"I'm not a pervert or a masochist!" (1:05) The Japanese dialogue is "Boku ha hentai shinshi demo Do-M demo nai!" (僕は変態紳士でもドMでもない!). This is a follow up reference to the previous two references. The main character of "Amagami", Tachibana Junichi, was nicknamed "hentai shinshi" (変態紳士), or "perverted gentleman", by fans due to his gentlemanly nature and his numerous perverted actions throughout the series. Tarou from "MM!" on the other hand is a masochist.S1 In regards to the phrase "perverted gentleman", it originated from the manga "Gag Manga Biyori", wherein one of the characters, Kumakichi, states, "Boku ha hentai ja nai yo. Kari ni hentai da toshitemo, hentai to iu na no shinshi da yo." (僕は変態じゃないよ。仮に変態だとしても、変態という名の紳士だよ。), which translates to "I'm not a pervert. Even if I were one, I would be a perverted gentleman."S8

"Pazuzu!" (1:07) The only yelp by Nyaruko this episode makes two references: * This is referencing Pazuzu, a demon based on a king in Assyrian and Babylonian mythology that appears in the "Megami Tensei" game series.S1 On a related note, one of the games Pazuzu appears in, "Shin Megami Tensei II", is the first "Megami Tensei" game in which Nyarlathotep himself appears in.S8 Cthulhu also appears in this game. Fittingly they are all in the False God (邪神 jashin) class of demons. The only other demons in this class in the game are Tezcatlipoca and Naragiri, which are what Nyaruo yelps later in the episode.S1 * In the Cthulhu Mythos, Pazzuzu is an avatar of Nyarlathotep. "Pazzuzu is most often depicted as a thin demonic figure with a bestial, scowling face, four great wings, and a scorpion's tail. His mouth is full of fangs and his hands and feet end in claws."S9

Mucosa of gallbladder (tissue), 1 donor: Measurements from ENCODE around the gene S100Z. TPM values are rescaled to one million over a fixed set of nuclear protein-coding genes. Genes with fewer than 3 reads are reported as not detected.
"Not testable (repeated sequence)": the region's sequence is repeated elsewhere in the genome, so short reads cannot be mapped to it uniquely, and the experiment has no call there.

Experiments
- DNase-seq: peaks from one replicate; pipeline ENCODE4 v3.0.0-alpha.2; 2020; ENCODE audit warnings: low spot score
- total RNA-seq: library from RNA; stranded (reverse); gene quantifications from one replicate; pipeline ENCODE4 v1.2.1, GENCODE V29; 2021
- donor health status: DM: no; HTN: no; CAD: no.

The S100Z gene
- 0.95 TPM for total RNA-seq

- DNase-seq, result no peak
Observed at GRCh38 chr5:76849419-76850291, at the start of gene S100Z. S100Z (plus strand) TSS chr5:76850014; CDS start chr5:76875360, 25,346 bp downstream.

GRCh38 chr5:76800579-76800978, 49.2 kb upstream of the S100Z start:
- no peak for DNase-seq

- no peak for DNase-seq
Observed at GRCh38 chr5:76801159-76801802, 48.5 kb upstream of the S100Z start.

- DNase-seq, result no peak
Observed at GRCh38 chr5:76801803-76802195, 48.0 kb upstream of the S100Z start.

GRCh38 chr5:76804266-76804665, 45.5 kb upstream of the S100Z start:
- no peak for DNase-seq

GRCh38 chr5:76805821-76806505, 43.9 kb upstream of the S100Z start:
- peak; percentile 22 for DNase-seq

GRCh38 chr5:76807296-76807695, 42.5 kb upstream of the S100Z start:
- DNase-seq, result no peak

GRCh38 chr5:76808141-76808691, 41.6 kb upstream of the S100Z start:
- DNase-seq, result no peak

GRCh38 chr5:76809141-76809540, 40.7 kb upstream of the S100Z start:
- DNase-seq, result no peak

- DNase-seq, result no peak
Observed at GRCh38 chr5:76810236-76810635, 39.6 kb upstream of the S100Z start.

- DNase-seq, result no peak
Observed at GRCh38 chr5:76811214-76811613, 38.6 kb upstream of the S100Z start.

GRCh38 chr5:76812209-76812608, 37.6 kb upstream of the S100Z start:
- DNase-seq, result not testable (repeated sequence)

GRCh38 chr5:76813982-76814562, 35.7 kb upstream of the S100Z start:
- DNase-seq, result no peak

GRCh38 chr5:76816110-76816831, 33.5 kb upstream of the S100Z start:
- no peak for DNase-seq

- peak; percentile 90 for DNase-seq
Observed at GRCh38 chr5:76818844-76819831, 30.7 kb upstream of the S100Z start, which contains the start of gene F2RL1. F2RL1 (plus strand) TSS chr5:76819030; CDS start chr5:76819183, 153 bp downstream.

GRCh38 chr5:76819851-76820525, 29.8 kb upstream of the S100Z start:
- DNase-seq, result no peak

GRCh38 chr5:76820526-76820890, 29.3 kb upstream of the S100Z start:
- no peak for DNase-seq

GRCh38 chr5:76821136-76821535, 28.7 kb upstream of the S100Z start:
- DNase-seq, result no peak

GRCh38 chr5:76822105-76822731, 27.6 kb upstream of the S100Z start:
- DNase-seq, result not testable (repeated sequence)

(3:10) When Mahiro grabs Nyaruko's face she utters the phrase "Sun Kougen" (スン高原), or "Plateau of Sung", a fictional location in the Cthulhu Mythos that appears in "The Lair of the Star-Spawn", a short story written by August Derleth and first published in 1932.S5,S6

"I don't need a thousand-faced little sister." (3:12) This is a reference to how Nyarlathotep in the Cthulhu Mythos is said to have a thousand different forms he can manifest in.S1